I endorse Eltham's view that: "What Australia needs most is a new policy to change the attitudes of Australians, not the practices of people smugglers. We need a national effort to stop the fear, not the boats. A sustained campaign by government, the media and informed citizens to demystify the issues around refugees and to allay the fears of ordinary Australians might help change the debate. Rather than mounting a hysterical reaction as boat after boat reaches our shores, we might instead reflect on the opportunities we are offering desperate people to start a new life."
What I'd like to focus on for the moment, however, is something a bit different. I haven't ploughed through the 400+ comments, BUT I've looked at enough to be appalled. Perhaps if you read further than I did you'll conclude I'm overstating things. But from what I see, here's how it looks to me. Eltham has put a very careful and rationally persuasive argument, in which, among other things, he sets out what seems like strong evidence that the number of boat arrivals is driven by events in
But few commenters really want to deal with that at all. Those who disagree don't even try to follow the argument or examine it, or engage with it, fairly - they simply express widely-aired, but superficial, talking points that could have come from one of the many populist journalists, commentators, shock jocks, and politicians with which Australia is well stocked. It's depressing if you think about it too hard, as, I suppose, I am hereby encouraging you to do.
Sorry about that.
While a certain amount of this is just ordinary, dismal human nature, there's been a prolonged campaign by politicians and much of the media to inflame resentment on this issue, to the point where there probably isn't much hope of rational discussion of the matter for at least a generation.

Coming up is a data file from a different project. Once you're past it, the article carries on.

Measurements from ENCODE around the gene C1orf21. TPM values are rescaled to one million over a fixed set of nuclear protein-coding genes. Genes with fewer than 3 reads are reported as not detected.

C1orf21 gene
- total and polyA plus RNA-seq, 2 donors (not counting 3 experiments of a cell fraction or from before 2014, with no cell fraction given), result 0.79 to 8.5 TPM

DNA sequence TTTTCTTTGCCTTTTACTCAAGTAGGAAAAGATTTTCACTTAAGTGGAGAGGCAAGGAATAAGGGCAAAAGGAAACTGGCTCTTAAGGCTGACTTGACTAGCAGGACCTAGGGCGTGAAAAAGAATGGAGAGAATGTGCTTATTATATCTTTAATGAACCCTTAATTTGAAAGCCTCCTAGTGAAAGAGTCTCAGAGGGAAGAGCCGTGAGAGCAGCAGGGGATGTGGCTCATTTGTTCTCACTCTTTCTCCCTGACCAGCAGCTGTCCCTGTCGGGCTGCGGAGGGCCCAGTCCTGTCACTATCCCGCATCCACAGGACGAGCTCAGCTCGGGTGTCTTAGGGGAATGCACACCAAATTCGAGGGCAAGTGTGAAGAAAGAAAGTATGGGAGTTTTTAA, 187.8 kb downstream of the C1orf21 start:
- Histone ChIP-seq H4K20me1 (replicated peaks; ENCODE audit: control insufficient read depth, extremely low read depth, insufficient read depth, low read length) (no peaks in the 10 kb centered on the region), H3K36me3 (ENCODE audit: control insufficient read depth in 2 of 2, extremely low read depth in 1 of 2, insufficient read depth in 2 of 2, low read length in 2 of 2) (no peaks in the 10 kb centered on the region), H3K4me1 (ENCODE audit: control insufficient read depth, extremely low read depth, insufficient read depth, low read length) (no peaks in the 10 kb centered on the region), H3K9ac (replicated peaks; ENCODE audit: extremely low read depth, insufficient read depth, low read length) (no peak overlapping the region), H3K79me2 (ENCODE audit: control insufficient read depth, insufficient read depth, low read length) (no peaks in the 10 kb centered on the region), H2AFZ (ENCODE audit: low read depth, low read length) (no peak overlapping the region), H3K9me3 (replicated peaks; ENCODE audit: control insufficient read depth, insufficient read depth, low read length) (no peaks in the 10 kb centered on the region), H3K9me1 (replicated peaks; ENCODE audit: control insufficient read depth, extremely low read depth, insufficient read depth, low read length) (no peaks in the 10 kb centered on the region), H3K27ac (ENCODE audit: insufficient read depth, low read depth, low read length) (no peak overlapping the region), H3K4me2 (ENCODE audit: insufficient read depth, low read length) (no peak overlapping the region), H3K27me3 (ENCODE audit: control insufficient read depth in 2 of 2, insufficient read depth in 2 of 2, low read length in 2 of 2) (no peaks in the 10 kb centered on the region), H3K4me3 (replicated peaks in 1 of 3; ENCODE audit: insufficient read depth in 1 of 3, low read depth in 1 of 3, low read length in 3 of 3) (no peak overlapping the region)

I was at a party a few months ago where a woman started mouthing off about the privileges she believed were given to refugees, including extra welfare payments and priority access to public housing. Having helped settle half a dozen people who'd been released from detention into the community, I knew from first-hand experience that this was nonsense.
But she was convinced that because The West Australian had published a letter to the editor that asserted these things, they had to be true. (I wonder if even The New York Times fact-checks readers' letters?) And these particular false claims are part of a package of lies that are circulated by email and keep turning up in newspaper letters pages and on talkback radio; Media Watch has discussed the phenomenon and debunked the misinformation several times. But newspaper editors are apparently happy to keep publishing the claims in this form, because they can't be held accountable for readers' opinions. It's their classy way of giving currency to outright lies, to bolster the sentiments they're encouraging more obliquely in their news stories and opinion columns.
For what it's worth, I certainly wish we could stop the boats; 353 people died on Siev-X, and the recent shipwreck off Christmas Island was horrendous. But we need to do it by taking people straight from Indonesia (or East Timor, if that can be made to work), not by claiming (as the Coalition Immigration Spokesman Scott Morrison disingenuously asserts) that people who are deterred from trying to come to Australia would be "waiting safely in a refugee camp".
Post a Comment